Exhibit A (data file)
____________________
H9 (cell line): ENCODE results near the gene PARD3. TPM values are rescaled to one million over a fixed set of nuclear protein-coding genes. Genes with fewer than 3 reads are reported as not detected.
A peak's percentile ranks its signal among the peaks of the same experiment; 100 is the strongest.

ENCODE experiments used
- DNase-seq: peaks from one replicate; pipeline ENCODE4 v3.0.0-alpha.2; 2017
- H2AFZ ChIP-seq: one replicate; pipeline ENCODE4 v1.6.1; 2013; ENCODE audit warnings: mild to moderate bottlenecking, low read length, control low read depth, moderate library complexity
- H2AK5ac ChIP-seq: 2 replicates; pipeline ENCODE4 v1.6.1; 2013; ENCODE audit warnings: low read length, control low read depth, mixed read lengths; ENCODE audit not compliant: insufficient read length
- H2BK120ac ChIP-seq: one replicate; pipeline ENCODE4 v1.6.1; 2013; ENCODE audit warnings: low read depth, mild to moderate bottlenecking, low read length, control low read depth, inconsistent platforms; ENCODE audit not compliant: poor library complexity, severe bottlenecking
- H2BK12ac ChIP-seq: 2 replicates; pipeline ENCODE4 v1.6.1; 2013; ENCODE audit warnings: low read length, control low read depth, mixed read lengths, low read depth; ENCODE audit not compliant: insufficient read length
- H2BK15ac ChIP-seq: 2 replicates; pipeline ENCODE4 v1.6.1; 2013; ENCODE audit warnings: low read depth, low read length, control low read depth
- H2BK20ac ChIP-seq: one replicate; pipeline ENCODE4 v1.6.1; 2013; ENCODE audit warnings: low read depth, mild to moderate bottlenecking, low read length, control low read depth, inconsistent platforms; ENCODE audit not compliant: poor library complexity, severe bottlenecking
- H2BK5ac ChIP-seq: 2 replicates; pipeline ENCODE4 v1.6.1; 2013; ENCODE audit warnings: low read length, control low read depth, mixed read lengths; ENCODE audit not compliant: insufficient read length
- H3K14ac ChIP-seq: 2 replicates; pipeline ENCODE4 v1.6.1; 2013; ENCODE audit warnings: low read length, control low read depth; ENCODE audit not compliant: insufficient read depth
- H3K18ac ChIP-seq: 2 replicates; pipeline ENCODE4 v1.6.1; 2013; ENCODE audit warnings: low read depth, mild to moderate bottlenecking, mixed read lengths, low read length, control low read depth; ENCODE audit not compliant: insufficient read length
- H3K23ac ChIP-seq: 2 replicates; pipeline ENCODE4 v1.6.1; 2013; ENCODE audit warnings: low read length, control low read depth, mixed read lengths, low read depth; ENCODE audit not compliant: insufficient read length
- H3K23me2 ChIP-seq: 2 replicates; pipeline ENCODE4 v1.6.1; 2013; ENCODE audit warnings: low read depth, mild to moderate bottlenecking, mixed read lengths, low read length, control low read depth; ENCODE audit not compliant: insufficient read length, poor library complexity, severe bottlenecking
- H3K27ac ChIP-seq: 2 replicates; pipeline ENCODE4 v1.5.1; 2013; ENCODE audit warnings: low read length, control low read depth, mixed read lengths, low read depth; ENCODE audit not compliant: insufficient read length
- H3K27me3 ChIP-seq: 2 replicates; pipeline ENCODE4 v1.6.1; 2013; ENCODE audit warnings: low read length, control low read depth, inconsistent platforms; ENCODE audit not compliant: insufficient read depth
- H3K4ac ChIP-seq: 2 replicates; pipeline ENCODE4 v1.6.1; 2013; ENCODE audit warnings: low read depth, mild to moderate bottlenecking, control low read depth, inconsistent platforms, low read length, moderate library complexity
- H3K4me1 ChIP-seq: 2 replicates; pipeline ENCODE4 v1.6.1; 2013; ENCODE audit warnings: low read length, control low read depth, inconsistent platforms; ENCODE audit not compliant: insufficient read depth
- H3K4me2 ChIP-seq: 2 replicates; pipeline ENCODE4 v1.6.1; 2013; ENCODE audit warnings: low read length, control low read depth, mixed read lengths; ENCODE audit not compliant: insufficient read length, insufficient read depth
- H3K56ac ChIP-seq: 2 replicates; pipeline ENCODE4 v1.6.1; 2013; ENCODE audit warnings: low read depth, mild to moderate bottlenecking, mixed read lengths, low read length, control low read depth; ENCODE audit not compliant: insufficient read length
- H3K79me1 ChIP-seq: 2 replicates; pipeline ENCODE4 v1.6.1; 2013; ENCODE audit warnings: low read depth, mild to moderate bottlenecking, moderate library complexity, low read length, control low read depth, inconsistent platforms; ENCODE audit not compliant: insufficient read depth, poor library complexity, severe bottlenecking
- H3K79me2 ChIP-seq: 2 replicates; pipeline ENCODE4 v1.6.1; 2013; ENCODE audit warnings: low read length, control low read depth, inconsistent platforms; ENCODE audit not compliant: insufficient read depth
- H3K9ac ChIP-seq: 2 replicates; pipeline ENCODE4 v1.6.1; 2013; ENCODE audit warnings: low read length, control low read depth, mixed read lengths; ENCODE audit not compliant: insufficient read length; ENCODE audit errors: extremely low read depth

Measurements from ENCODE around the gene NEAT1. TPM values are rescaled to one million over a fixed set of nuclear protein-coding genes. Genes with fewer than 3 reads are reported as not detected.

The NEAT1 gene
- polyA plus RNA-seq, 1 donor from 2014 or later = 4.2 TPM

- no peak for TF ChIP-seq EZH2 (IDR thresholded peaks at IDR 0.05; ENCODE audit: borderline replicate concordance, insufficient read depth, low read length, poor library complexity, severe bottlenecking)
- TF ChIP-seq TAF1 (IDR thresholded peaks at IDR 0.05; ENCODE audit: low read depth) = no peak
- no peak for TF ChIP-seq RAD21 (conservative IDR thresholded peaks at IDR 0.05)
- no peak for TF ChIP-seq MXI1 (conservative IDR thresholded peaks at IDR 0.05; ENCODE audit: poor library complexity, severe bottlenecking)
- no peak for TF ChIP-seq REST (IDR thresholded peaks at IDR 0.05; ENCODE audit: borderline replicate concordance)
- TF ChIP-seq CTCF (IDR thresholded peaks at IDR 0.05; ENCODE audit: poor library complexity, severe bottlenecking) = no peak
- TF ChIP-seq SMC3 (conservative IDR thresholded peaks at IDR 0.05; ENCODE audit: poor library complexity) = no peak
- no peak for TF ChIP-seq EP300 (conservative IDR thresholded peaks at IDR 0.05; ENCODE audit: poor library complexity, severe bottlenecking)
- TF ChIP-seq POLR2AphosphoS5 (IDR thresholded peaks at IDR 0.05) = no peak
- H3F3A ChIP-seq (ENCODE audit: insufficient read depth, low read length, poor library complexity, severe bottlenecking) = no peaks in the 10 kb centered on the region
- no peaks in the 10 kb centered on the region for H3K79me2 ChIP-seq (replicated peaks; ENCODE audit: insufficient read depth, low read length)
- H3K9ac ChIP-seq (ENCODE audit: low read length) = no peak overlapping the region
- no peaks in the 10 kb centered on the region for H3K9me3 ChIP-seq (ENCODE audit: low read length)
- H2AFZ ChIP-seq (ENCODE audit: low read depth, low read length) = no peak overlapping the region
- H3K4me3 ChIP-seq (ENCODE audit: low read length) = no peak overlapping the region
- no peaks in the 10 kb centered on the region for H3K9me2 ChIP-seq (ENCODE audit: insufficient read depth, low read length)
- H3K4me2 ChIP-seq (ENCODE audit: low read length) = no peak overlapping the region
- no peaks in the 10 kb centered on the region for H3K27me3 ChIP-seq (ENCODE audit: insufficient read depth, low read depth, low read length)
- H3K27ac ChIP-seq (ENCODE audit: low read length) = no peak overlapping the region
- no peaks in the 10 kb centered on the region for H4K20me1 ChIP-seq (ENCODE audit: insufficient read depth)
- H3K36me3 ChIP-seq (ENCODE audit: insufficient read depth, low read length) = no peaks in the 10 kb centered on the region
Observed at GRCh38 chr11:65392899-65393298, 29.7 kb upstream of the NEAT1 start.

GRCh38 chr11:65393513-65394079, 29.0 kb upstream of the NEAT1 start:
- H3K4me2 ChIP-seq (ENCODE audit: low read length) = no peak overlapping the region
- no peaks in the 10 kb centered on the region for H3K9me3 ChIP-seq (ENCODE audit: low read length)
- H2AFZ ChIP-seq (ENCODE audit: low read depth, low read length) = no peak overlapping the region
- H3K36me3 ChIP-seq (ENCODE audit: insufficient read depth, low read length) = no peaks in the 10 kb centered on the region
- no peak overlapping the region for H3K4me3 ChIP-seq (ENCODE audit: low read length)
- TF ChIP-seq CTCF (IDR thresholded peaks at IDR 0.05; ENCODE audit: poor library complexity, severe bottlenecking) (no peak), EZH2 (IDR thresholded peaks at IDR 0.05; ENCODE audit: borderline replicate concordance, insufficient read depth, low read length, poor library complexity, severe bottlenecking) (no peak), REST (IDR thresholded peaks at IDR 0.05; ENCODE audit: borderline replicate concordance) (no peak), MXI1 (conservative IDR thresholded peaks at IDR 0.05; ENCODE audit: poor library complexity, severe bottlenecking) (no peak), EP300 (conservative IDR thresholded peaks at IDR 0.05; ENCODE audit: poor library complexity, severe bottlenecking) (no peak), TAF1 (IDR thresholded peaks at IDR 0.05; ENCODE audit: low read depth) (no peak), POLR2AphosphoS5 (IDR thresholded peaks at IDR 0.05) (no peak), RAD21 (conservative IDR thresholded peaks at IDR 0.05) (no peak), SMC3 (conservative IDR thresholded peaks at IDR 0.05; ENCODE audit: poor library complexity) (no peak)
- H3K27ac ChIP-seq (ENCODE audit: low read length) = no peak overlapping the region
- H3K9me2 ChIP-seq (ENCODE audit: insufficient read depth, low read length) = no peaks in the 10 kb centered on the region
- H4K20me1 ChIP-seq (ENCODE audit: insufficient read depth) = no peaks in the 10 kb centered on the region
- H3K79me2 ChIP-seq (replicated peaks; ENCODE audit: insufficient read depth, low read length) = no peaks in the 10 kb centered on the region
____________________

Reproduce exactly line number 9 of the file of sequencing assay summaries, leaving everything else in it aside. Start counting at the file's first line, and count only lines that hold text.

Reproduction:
- H2BK15ac ChIP-seq: 2 replicates; pipeline ENCODE4 v1.6.1; 2013; ENCODE audit warnings: low read depth, low read length, control low read depth